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September 12, 2008

Disenfranchisement News

New York: Voting Rights Education Hits the Road
Nevada: Automatically Eligible, but You Have to Know the Rules
North Carolina: Campaigning off the Beaten Path
Tennessee: NAACP Offers Restoration Assistance

New York: Voting Rights Education Hits the Road
The New York Civil Liberties Union this week launched a six-week campaign to educate county election boards and formerly incarcerated individuals on voting rights for those with felony offenses. New York City and Buffalo trains and buses have donned print ads which state: “You have the right to vote … even if you have a criminal record.”

Donna Lieberman, the executive director of the New York Civil Liberties Union said, “There is a mistaken belief that those with criminal records permanently lose their right to vote. As a result, thousands of New Yorkers are either unnecessarily forfeiting their rights or being unlawfully denied their right to vote." State law bans those incarcerated and on parole from voting, but individuals can vote while on probation.

The organization is also active in supporting a bill that would require the state to notify former inmates of their voting status. The bill would provide eligible voters assistance with registration and absentee ballots. It would also require the state Department of Correctional Services to share data with the state Board of Elections to prevent eligible voters with felony convictions from being turned away at voting booths, according to the Press & Sun Bulletin. For more information, click here.

North Carolina: Campaigning off the Beaten Path
Democratic Party campaign supporters have taken to jails to educate inmates on their right to vote, the Durham Herald Sun reported. One delegate went to Durham County Jail in an effort to let inmates with misdemeanors know that they could still register and vote by absentee ballot. The city’s mayor, Bill Bell, stated he’d follow through on a request to ask the Durham County Sheriff to ensure inmates could register and send in absentee ballots. Individuals with felony offenses in North Carolina are banned from voting until they’ve completed their sentence.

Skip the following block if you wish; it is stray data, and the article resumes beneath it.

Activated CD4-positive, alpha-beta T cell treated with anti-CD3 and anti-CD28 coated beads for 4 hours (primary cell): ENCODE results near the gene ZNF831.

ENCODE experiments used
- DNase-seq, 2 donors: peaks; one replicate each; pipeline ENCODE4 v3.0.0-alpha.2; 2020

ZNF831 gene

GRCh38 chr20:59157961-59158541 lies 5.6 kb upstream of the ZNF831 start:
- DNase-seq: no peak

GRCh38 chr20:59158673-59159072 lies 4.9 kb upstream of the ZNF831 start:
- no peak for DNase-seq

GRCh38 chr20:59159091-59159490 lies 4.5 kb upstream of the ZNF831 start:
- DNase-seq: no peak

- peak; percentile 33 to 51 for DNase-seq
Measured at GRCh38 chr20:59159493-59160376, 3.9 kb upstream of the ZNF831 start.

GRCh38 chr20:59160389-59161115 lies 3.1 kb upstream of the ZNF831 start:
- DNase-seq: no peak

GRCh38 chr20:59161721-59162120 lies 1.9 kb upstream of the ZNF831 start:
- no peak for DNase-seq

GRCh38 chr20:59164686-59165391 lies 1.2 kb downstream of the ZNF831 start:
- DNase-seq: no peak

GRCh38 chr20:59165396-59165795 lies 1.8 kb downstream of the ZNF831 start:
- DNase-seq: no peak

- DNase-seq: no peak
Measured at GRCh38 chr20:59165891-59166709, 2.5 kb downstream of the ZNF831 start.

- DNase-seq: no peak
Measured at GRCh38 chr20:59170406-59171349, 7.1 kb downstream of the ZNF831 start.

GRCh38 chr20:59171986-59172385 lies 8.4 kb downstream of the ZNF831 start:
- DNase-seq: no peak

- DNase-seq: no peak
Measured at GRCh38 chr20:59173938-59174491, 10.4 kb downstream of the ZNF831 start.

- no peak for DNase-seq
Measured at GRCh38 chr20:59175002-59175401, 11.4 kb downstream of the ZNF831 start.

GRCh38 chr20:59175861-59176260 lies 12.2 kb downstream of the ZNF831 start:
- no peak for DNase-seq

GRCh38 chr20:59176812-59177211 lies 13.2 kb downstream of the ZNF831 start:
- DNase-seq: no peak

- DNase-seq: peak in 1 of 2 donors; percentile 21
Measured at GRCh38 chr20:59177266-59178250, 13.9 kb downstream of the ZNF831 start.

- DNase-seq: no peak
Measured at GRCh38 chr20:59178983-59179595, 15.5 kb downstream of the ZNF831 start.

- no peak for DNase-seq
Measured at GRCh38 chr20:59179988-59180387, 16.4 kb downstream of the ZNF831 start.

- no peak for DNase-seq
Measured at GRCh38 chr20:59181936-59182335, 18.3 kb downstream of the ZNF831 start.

Nevada: Automatically Eligible, but You Have to Know the Rules
Individuals with felony convictions in Nevada have been subject to varying restoration procedures over time, according to Public News Service. The problem is that many individuals don’t realize that there are mechanisms by which they can be eligible to vote. Under a 2003 state law, individuals who have completed their sentence for a first-time, non-violent offense are eligible to register to vote. "We're really hoping that we'll get a lot of people involved in this because it's just so important that people participate in civic engagement; it reduces their chances of re-offending, it makes them feel like they are part of the community again, and I think that's just really important in a democracy," said Meredith McGhan, voter restoration advocate for the Progressive Leadership Alliance of Nevada.

Tennessee: NAACP Offers Restoration Assistance
NAACP Memphis Chapter is offering assistance to residents seeking voting rights restoration, ABC 24 reported. “I think in order to be a United States citizen, it's important to exercise the right to vote. I think it's critically important, and that's why we fight for individuals who have made mistakes and paid for them,” said Van Turner, an attorney volunteering with the organization. Tennessee law stipulates that most individuals can vote after they’ve completed their sentence. Individuals convicted of murder, aggravated rape, treason, or voter fraud after July 1, 1986 are permanently banned from voting. For more information, call 901.521.1343.

Virginia: Voting Rights Restoration Forum Planned
Norfolk State University's Thurgood Marshall Pre-law Club of the Political Science Department is hosting a restoration of voting rights forum September 24 from 6 p.m. to 8 p.m. The convening will include assistance with voting rights applications. Virginia permanently disenfranchises individuals with felony offenses. For more information, call 713.582.1316 or visit www.missingvoter.org.

 

Issue Area(s): Felony Disenfranchisement
State(s): Tennessee, New York, Nevada, Virginia, North Carolina